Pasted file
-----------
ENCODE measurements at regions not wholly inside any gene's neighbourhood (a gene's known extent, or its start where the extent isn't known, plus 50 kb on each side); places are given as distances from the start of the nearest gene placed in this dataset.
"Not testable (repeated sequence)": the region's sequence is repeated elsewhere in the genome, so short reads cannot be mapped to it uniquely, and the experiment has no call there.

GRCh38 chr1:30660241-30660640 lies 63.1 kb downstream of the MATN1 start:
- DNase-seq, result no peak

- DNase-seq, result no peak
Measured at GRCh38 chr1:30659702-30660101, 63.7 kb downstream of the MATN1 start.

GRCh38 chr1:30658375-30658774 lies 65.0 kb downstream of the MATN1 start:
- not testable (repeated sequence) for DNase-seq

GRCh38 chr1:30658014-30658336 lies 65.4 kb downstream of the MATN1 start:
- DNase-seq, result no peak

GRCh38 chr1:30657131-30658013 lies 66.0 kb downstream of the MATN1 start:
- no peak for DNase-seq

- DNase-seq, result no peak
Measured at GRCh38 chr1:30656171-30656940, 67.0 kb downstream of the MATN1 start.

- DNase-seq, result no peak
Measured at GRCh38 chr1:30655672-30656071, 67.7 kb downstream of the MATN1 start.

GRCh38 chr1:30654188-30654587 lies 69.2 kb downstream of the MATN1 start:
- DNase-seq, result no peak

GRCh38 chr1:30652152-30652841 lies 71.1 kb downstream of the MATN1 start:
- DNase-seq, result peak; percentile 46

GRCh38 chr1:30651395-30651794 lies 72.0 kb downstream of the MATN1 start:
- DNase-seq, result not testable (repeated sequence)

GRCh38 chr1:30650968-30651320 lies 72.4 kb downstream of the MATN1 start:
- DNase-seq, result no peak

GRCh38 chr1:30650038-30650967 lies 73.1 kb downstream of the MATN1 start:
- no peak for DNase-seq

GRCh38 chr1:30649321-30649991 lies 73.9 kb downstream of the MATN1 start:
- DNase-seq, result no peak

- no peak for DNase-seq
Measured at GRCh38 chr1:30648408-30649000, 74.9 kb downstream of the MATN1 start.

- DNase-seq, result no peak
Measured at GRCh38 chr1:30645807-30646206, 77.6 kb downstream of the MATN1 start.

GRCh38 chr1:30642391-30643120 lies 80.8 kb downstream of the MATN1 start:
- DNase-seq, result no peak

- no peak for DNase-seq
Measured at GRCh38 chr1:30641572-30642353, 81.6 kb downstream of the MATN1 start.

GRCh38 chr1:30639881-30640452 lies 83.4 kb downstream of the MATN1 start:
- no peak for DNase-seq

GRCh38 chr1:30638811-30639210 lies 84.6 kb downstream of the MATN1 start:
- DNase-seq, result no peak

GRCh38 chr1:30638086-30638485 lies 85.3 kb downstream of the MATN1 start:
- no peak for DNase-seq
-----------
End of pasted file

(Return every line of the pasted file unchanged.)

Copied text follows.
ENCODE measurements at regions not wholly inside any gene's neighbourhood (a gene's known extent, or its start where the extent isn't known, plus 50 kb on each side); places are given as distances from the start of the nearest gene placed in this dataset.
"Not testable (repeated sequence)": the region's sequence is repeated elsewhere in the genome, so short reads cannot be mapped to it uniquely, and the experiment has no call there.

GRCh38 chr1:30660241-30660640 lies 63.1 kb downstream of the MATN1 start:
- DNase-seq, result no peak

- DNase-seq, result no peak
Measured at GRCh38 chr1:30659702-30660101, 63.7 kb downstream of the MATN1 start.

GRCh38 chr1:30658375-30658774 lies 65.0 kb downstream of the MATN1 start:
- not testable (repeated sequence) for DNase-seq

GRCh38 chr1:30658014-30658336 lies 65.4 kb downstream of the MATN1 start:
- DNase-seq, result no peak

GRCh38 chr1:30657131-30658013 lies 66.0 kb downstream of the MATN1 start:
- no peak for DNase-seq

- DNase-seq, result no peak
Measured at GRCh38 chr1:30656171-30656940, 67.0 kb downstream of the MATN1 start.

- DNase-seq, result no peak
Measured at GRCh38 chr1:30655672-30656071, 67.7 kb downstream of the MATN1 start.

GRCh38 chr1:30654188-30654587 lies 69.2 kb downstream of the MATN1 start:
- DNase-seq, result no peak

GRCh38 chr1:30652152-30652841 lies 71.1 kb downstream of the MATN1 start:
- DNase-seq, result peak; percentile 46

GRCh38 chr1:30651395-30651794 lies 72.0 kb downstream of the MATN1 start:
- DNase-seq, result not testable (repeated sequence)

GRCh38 chr1:30650968-30651320 lies 72.4 kb downstream of the MATN1 start:
- DNase-seq, result no peak

GRCh38 chr1:30650038-30650967 lies 73.1 kb downstream of the MATN1 start:
- no peak for DNase-seq

GRCh38 chr1:30649321-30649991 lies 73.9 kb downstream of the MATN1 start:
- DNase-seq, result no peak

- no peak for DNase-seq
Measured at GRCh38 chr1:30648408-30649000, 74.9 kb downstream of the MATN1 start.

- DNase-seq, result no peak
Measured at GRCh38 chr1:30645807-30646206, 77.6 kb downstream of the MATN1 start.

GRCh38 chr1:30642391-30643120 lies 80.8 kb downstream of the MATN1 start:
- DNase-seq, result no peak

- no peak for DNase-seq
Measured at GRCh38 chr1:30641572-30642353, 81.6 kb downstream of the MATN1 start.

GRCh38 chr1:30639881-30640452 lies 83.4 kb downstream of the MATN1 start:
- no peak for DNase-seq

GRCh38 chr1:30638811-30639210 lies 84.6 kb downstream of the MATN1 start:
- DNase-seq, result no peak

GRCh38 chr1:30638086-30638485 lies 85.3 kb downstream of the MATN1 start:
- no peak for DNase-seq